View the other pages in this guide for more information about event and meeting planning in New York City.

New York City, NY Area Destinations

Brooklyn, NY Brooklyn, NY Staten Island, NY Staten Island, NY LaGuardia Airport, NY LaGuardia Airport, NY

About New York City, NY / Additional Info

It's been more than 400 years since Henry Hudson first explored the area's waterways and islands for the Dutch, who proceeded to set up a small settlement on the tip of the island of Manhattan in the 1620s. The Dutch began to trade furs with the Lenape tribe, who had inhabited the region for thousands of years. Over time, the settlement grew, control fell to the British (spurring a change of name from New Amsterdam to New York), and new towns sprang up in what are now the boroughs of Brooklyn, Queens, the Bronx and Staten Island. The development of the Erie Canal in the 1820s, connecting the Midwest to the East Coast and the world beyond, transformed New York into the nation's preeminent city for commerce and trade. In the first decades of the 20th century, the city prospered, as millions of immigrants settled in the five boroughs of "greater New York," and its iconic skyline of granite and steel rose from the bedrock.

More recently, New York City has undergone a renaissance, fueled by a new influx of immigrants, particularly from Asia and Latin America, and by the high-tech revolution that consolidated the city's role as a center for international finance and digital industries. That postindustrial revival can be seen in Brooklyn's emergence as a world-famous cultural touchstone; in Queens' emergence as the most diverse county in the nation; and in the renewal of downtown Manhattan, where a once-forlorn stretch of waterfront warehouses has become the booming High Line district, anchored by the new Whitney Museum of American Art, and where the recent opening of One World Observatory fulfills the city's promise to rebuild the World Trade Center site.

Thanks to New York City's long-standing role as an entry point for immigrants, the city is a living embodiment of America's "melting pot" culture. Of New York's 8.4 million residents, more than 3 million (roughly 37 percent) are foreign-born. And they've come from nearly every country on the map. Exploring this rich cultural mosaic is as easy as stepping right outside the door. As many as 200 languages are spoken on the streets of New York City, and each of its five boroughs boasts its own distinctive history and culture, along with its own network of neighborhoods and ethnic and national enclaves.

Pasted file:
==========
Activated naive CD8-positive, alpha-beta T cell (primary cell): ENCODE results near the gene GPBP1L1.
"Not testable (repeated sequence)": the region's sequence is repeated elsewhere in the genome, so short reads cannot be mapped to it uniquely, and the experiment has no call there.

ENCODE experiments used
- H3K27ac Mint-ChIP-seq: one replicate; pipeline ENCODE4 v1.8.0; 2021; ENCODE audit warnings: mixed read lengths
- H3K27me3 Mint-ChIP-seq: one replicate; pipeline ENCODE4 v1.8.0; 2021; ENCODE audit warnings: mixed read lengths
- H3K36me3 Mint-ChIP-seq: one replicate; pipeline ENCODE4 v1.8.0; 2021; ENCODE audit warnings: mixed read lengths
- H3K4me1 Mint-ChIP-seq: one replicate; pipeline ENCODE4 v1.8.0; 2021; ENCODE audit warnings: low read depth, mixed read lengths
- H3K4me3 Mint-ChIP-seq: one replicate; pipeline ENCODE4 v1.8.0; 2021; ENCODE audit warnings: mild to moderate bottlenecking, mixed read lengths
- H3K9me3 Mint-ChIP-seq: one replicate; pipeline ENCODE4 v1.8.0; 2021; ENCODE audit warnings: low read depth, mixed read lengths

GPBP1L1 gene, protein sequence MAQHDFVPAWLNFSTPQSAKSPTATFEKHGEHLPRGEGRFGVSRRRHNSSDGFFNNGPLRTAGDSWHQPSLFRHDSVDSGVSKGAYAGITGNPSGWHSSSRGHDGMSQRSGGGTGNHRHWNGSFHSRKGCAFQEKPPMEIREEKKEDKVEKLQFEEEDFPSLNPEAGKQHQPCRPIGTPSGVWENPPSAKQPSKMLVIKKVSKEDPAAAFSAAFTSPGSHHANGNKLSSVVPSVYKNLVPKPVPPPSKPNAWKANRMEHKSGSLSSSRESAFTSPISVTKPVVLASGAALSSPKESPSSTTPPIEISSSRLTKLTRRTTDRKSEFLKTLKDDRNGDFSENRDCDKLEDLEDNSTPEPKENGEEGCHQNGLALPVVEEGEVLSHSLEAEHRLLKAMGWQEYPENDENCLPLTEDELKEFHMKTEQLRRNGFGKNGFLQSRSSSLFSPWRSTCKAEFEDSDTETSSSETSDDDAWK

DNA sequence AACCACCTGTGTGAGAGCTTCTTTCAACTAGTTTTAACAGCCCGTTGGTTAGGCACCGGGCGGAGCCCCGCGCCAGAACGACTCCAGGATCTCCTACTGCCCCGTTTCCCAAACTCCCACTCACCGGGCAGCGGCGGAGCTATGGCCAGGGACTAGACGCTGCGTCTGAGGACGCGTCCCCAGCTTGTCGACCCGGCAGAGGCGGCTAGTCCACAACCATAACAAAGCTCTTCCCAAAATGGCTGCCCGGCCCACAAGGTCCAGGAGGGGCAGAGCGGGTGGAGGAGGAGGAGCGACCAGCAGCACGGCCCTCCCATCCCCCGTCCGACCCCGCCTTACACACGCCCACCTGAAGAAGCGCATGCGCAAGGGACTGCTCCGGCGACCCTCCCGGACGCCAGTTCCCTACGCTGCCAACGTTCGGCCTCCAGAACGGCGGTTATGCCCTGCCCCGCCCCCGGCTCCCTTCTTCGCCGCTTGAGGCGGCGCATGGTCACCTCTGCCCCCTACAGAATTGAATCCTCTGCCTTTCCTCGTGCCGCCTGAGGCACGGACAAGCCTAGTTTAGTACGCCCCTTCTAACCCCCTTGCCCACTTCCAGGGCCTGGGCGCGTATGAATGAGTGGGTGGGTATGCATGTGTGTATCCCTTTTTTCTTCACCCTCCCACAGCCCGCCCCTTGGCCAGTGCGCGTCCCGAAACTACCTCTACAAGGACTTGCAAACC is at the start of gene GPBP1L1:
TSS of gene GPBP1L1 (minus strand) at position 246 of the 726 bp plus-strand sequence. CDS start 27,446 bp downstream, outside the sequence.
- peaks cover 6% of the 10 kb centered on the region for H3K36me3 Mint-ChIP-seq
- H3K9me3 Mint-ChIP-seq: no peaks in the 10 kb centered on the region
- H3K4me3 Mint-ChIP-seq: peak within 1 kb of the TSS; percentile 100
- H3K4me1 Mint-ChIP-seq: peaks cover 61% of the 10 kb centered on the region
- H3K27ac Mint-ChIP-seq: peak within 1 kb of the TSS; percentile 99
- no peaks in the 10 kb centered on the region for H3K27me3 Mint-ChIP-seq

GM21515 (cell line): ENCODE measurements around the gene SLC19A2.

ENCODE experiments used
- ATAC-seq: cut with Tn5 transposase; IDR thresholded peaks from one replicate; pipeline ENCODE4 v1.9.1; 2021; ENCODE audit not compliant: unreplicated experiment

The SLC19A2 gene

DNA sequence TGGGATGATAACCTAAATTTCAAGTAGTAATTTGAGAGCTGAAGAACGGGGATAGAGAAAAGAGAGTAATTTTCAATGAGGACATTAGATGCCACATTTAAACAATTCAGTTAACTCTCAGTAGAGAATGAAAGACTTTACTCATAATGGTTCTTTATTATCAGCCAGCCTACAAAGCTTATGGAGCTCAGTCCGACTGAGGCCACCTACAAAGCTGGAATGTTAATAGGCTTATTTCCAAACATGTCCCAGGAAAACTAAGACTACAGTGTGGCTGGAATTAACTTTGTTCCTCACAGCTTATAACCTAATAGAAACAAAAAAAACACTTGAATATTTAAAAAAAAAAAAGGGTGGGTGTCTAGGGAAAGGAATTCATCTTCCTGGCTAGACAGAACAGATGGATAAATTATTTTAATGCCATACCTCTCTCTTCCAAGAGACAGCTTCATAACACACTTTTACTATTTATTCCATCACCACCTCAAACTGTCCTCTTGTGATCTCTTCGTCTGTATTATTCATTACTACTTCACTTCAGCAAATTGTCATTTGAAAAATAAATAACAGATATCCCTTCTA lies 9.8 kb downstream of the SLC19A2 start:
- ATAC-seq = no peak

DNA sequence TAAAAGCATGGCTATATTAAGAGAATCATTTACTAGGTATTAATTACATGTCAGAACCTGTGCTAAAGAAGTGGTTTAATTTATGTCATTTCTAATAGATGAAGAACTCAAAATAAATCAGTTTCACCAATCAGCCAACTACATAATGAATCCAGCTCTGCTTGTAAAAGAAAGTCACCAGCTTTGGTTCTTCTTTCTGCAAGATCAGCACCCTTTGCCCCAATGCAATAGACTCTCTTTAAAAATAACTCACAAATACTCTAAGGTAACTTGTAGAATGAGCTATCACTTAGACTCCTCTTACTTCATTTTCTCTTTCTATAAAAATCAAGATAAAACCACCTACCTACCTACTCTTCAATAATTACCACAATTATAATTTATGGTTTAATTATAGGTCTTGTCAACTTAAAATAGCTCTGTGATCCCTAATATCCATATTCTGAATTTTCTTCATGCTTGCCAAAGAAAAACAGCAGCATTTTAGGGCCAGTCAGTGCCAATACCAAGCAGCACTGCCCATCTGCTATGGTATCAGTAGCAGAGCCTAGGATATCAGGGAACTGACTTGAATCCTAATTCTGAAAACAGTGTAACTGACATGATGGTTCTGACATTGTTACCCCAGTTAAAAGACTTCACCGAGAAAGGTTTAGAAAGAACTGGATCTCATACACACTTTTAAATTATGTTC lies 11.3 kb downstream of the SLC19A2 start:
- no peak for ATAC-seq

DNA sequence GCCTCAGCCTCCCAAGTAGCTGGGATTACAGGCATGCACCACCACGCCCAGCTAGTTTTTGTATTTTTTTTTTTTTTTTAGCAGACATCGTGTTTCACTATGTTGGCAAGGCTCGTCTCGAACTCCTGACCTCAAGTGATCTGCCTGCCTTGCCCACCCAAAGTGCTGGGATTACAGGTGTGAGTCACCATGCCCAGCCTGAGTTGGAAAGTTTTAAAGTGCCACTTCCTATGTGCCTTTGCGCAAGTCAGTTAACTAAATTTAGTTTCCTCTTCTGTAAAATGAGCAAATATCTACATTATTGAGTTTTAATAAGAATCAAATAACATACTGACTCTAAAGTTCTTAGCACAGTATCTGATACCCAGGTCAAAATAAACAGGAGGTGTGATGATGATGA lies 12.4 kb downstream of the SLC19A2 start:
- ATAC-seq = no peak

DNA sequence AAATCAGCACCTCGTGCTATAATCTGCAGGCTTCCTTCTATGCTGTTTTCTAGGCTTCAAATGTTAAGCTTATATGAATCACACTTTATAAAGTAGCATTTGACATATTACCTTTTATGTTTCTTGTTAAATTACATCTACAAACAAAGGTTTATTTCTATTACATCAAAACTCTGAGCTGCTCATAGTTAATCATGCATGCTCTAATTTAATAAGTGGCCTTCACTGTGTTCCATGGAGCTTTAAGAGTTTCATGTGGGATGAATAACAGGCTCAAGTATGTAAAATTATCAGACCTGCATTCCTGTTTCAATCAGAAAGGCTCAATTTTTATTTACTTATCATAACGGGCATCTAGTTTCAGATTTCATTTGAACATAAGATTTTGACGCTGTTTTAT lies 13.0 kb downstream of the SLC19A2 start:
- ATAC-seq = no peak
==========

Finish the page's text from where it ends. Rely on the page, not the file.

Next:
A visit to the Museum of Chinese in America sets the stage for a visit to any (or all) of the city's three major Chinatowns: Flushing in Queens, Sunset Park in Brooklyn and Lower Manhattan's original and ever-expanding Chinatown. Also, visitors can sample authentic Italian fare in Manhattan's Little Italy along Mulberry Street, along Arthur Avenue in the Bronx or all throughout Staten Island, which has the highest percentage of Italian Americans of any county in the US. Brooklyn's large Caribbean community, centered in Flatbush, throws an annual Labor Day carnival with a parade that draws millions of spectators to Eastern Parkway, while the Polish enclave of Greenpoint has become a go-to spot for pierogi, kielbasa, and old-country comfort foods.

The cityscape of NYC is as diverse as its people. From the Gothic Revival Woolworth Building to the art deco Chrysler Building to the high modernist Seagram Building to the postmodern confections along the High Line, New York City serves up a melange of architectural styles, not to mention a living history of the skyscraper. A recent super-high-rise building boom has raised the city's count of 1,000-plus-foot skyscrapers to seven (with four more under construction), more than any other city in the U.S.

Back down on the ground, the city has abundant parkland—more than 28,000 acres—and 14 miles of public beaches, which adds up to plenty of room for outdoor enthusiasts to explore. No trip to New York City would be complete without a stroll through Central Park; visitors can ride the historic carousel or take a gondola ride on the lake. In winter, there's outdoor ice-skating in Brooklyn's Prospect Park at LeFrak Center at Lakeside. At The New York Botanical Garden in the Bronx, the largest such garden in any city in the United States, visitors can enjoy the orchids in the Victorian-era greenhouse, the tulips and daffodils and seasonal delights of the sprawling outdoor gardens, and the 50-acre old-growth forest, a taste of the vast woodlands that once covered the city. Also in the Bronx, Wave Hill is a more intimate garden set on the grounds of a historic estate overlooking the Hudson River and the Palisades.

And then there are New York City's attractions—the city's storied museums, famed entertainment, multiple sports teams and expansive nightlife. On any given evening, groups could see the finest in ballet, opera, and classical music at Lincoln Center for the Performing Arts; or a show on Broadway (or Off-Broadway). During the day, they could explore 2 million works of art, from Egyptian to European, at The Metropolitan Museum of Art; the world-class modern art at MoMA; or the Brooklyn Children's Museum's kid-friendly exhibits, which have been delighting families for over 100 years. One World Observatory has recently claimed honors as the city's highest viewing spot, but the Empire State Building and Top of the Rock observatories remain iconic must-see experiences. New York City's attractions and cultural life are like New Yorkers themselves—dizzyingly diverse, always welcoming of visitors, and without a doubt, beyond compare.

 
See a problem with this listing? Report an Issue